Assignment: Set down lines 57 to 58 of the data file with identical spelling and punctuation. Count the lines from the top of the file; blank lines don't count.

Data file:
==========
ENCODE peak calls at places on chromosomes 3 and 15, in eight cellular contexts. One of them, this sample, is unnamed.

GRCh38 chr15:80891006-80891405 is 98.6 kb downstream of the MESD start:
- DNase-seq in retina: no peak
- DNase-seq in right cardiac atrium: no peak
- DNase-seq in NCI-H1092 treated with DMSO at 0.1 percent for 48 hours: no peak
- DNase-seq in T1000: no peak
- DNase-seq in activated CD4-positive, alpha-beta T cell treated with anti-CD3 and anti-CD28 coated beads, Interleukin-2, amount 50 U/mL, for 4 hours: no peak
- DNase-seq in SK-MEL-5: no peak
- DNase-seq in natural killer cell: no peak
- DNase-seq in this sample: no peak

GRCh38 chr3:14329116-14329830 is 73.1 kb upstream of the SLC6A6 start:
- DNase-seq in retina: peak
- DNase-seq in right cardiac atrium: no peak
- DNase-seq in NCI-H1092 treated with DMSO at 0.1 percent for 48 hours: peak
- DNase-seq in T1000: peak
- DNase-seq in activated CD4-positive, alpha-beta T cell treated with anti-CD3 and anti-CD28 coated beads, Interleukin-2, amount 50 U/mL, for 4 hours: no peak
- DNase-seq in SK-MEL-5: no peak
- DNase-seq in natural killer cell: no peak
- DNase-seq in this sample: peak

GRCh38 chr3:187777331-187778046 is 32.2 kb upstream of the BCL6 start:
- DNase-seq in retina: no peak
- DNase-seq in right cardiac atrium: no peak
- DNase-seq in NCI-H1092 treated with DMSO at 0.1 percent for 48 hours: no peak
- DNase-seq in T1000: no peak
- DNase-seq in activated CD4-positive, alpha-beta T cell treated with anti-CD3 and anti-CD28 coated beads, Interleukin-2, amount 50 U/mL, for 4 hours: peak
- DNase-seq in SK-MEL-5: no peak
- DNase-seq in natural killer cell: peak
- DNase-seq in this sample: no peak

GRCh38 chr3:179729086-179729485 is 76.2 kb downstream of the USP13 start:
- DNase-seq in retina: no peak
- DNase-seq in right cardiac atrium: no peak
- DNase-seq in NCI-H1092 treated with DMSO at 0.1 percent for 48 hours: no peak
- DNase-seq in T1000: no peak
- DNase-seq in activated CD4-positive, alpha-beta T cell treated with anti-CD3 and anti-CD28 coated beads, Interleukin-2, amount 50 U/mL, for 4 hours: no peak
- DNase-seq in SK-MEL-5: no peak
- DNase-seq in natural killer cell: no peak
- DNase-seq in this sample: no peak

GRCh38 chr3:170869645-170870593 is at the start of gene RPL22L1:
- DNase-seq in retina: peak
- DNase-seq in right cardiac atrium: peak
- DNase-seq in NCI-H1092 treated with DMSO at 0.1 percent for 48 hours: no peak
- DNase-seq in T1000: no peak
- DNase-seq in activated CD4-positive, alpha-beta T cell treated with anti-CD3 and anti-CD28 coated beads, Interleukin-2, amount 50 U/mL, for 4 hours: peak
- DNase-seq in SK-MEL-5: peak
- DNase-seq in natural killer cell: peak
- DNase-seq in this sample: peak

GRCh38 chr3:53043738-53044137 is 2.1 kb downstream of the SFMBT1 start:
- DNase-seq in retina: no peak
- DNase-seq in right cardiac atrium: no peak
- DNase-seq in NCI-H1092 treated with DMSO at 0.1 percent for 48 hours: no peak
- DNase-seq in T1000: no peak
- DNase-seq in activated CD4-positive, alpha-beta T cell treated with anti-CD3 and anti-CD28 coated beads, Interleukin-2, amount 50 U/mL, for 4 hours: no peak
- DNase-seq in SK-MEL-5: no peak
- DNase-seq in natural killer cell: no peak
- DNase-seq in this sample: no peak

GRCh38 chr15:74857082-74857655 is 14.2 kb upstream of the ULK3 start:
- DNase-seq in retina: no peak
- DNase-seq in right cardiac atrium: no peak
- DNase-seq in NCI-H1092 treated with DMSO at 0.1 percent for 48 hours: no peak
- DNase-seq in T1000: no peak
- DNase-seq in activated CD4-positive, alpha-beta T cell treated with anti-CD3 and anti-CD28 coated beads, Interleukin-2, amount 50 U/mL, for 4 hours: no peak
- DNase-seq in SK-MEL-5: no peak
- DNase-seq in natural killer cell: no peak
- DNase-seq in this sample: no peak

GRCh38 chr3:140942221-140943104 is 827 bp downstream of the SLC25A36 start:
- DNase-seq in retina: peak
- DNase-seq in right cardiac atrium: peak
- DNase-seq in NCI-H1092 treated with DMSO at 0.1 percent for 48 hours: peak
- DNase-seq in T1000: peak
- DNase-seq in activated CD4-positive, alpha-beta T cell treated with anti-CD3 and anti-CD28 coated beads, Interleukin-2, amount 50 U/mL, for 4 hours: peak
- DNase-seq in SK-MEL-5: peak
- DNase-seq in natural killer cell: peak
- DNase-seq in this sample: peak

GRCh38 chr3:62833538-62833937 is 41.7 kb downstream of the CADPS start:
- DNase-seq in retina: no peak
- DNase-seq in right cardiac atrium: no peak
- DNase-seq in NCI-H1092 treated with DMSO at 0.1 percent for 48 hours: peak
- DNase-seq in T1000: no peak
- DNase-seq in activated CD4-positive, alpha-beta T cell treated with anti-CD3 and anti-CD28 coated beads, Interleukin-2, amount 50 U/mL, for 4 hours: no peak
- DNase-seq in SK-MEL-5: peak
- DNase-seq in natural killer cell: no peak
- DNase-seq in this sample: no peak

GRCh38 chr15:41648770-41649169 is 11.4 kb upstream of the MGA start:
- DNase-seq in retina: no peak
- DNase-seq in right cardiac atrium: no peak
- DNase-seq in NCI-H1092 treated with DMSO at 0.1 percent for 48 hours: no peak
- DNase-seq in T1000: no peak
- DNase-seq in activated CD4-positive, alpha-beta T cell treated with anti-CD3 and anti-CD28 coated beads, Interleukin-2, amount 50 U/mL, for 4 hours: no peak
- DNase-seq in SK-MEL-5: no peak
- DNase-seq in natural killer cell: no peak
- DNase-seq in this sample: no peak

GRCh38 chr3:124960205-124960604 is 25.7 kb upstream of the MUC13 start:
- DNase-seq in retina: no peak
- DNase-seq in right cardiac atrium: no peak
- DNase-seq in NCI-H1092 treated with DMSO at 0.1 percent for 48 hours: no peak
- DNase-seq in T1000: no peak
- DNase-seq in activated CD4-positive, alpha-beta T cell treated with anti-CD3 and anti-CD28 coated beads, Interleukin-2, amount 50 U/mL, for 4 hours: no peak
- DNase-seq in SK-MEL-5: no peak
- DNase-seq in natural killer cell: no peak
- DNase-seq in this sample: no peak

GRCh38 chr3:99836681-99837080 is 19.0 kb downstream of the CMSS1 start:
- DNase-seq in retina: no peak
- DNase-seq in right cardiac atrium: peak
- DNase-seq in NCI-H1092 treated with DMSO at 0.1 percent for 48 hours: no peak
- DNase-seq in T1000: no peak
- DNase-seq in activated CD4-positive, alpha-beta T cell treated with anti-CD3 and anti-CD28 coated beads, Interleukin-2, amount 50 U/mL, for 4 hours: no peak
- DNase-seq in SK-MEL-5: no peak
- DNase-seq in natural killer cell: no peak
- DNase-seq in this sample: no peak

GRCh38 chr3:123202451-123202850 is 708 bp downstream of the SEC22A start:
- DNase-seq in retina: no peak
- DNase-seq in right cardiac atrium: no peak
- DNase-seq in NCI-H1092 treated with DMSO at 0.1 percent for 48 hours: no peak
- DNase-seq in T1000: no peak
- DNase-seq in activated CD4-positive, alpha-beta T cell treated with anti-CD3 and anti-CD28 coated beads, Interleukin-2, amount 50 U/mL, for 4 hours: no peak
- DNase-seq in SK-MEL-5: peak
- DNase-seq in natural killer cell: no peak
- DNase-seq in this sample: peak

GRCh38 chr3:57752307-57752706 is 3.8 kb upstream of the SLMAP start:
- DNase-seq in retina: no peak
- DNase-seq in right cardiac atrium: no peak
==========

- DNase-seq in retina: no peak
- DNase-seq in right cardiac atrium: no peak